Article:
I’m skipping church this morning.
Well, not precisely. I’m skipping MY church. I’m skipping the church where my heart is. I’m skipping worshipping with the community I have come to love and appreciate.
I’m skipping because people tell me I must. That I need to be on vacation. That I need to take a break. And so, I, with my family, will worship with others today, in a place where I can be relatively anonymous, which is somewhat contrary, in my mind, to what church is supposed to be.
Because of that, I have a bit more time on my hands – time I rarely have on a Sunday morning. It is the Lord’s day, and so to turn my thoughts in His direction I casually picked up Kathleen Norris’ book Amazing Grace, one which I’ve been working through occasionally over the past few months. Her perspective, different as it is from my own, is often stimulating. (Previous comments here and here and here.)
It only took a few paragraphs (pages 189-190, if you are following along at home) for me to be impacted. She notes the irony that in Protestant churches, especially those of the more evangelical type, worship consists of so little reading of Scripture. In the history of protestant churches men and women died to secure the right to have the Scriptures in the language of the people, died to have access to the Bible. In evangelical churches, we speak of the centrality of Scripture and call ourselves Bible-believing and toss the Reformation slogan Sola Scriptura around like a talisman. But one would be hard pressed to prove that the Bible means anything to us judging from the amount that is read in worship.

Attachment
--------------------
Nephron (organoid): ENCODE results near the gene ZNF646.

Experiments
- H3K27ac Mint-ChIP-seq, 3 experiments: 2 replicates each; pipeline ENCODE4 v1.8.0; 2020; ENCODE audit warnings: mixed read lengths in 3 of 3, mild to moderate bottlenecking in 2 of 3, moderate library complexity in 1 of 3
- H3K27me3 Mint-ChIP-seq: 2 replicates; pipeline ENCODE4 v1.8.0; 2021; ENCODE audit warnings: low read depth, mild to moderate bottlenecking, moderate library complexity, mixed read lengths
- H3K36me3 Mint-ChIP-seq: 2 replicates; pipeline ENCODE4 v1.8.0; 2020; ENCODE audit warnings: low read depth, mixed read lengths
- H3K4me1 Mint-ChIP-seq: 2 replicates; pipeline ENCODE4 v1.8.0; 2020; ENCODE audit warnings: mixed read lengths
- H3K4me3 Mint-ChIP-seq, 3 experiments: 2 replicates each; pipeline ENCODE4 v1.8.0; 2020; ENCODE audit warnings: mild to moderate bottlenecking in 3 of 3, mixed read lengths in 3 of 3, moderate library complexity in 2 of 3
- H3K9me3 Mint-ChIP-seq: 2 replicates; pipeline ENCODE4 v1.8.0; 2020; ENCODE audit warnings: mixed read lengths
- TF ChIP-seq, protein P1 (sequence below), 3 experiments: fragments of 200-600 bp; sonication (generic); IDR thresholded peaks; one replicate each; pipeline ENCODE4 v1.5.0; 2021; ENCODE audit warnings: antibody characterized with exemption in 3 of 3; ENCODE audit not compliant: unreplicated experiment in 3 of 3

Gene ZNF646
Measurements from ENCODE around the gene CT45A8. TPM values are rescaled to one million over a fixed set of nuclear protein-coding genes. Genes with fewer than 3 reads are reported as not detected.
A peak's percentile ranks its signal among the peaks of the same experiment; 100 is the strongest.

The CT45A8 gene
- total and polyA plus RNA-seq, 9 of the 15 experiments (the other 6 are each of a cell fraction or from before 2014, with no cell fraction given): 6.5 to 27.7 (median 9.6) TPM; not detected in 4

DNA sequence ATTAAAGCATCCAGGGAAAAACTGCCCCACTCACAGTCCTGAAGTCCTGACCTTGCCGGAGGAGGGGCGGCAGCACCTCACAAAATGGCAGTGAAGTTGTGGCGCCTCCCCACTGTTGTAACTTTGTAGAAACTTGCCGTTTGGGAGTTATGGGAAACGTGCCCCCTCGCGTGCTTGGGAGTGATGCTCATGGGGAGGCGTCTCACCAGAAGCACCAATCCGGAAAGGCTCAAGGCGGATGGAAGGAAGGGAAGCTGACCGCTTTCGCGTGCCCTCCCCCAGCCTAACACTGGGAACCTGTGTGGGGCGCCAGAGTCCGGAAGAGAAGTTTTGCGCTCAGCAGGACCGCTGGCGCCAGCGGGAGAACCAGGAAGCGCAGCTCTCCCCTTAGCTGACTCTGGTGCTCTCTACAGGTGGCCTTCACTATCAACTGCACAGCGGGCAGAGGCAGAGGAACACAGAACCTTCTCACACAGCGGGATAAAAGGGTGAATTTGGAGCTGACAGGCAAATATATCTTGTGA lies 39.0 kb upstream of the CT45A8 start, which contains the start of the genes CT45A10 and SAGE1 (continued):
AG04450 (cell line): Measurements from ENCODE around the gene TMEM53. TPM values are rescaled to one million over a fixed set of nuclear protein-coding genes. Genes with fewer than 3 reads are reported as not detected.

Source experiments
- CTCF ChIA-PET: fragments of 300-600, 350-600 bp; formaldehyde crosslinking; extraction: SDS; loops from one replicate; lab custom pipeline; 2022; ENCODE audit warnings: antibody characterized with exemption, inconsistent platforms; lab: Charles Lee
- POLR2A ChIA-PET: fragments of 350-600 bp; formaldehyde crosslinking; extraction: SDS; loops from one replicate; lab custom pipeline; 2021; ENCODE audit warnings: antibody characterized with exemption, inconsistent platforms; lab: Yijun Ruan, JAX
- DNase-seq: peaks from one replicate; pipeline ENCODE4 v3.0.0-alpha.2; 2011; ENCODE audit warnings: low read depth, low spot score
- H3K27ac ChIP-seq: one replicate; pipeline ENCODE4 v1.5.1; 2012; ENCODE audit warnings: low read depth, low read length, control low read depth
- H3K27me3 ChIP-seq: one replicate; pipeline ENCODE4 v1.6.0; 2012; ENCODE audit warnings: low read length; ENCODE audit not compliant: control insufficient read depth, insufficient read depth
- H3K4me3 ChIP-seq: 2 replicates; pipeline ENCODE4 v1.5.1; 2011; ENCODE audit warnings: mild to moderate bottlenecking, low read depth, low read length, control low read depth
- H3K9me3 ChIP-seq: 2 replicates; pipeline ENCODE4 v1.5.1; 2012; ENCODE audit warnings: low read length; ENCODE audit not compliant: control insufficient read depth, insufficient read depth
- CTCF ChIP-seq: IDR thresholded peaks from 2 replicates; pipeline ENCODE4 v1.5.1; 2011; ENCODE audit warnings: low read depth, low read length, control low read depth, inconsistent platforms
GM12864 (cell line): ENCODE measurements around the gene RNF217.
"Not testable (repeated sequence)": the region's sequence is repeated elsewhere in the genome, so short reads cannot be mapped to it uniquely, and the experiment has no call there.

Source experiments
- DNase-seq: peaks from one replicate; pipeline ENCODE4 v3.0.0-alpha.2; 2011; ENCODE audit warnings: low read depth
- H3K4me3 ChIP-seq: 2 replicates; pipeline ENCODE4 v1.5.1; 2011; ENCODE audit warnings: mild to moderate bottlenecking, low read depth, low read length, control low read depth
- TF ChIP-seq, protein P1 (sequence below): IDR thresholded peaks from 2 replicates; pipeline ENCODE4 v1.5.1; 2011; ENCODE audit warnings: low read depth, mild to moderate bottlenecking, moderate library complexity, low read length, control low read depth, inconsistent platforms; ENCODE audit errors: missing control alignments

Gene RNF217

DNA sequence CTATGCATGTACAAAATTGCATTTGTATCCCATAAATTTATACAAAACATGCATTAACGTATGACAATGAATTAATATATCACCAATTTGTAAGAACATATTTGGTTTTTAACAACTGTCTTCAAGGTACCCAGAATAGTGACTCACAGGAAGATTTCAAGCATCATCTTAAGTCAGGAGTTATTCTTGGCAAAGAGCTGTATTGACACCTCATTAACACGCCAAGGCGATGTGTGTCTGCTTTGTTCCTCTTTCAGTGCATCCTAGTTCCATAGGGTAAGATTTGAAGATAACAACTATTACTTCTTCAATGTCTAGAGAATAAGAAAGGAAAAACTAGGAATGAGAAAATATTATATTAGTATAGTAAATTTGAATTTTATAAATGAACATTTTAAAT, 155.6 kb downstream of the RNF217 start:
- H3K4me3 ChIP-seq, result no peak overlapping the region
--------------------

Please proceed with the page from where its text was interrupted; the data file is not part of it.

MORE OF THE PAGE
Our contemporary services of worship don’t allow for the tedious and drawn out reading of Scripture. We sing about Jesus, but do not listen to his words or the prophets who spoke about him. We read the text given for the sermon, but little more. If the pastor does not preach on the prophet Isaiah, which I’ve not done for many years, a congregation will never hear its promises and warnings and rhythms and tone.
But they can read it at home, no? Perhaps. But that cannot be taken for granted. And what they read, they often do not understand. The Bible was never meant to be a private book. It belongs to the church and needs to be read in the church. I’m saddened and somewhat embarrassed by this lack in my own congregation. It takes time, it may seem tedious, it may seem opaque. But is it not worth it if in so doing we build a growing rootedness in the book from which we learn of life?
My own, admittedly private, reading of Scripture earlier this morning came from, ironically (or providentially!), Psalm 119. I was struck with this verse:
How sweet are your words to my taste,
sweeter than honey to my mouth! (Psalm 119:103)
I wondered how one comes to view God’s word with such longing. Perhaps God is pointing me in at least one direction toward an answer.
3 thoughts on “Skipping Scripture”
I found it an easy addition to corporate worship to follow the lectionary readings each Sunday morning. We have an Old Testament reading, a Gospel reading, and an Epistle reading back to back each Lord’s day. They often harmonize quite dramatically and our people really appreciate them. They are also helpful in supporting Advent, Epiphany, Lent, Easter, Ascension Sunday, Trinity Sunday, and Pentecost.
So, I suspect that the history of compiling lectionaries is quite long and complicated. What resource do you use, and why?
A worship service is always more attractive when it is “intellectually credible and existentially satisfying”. It is unfortunate when it is neither one.
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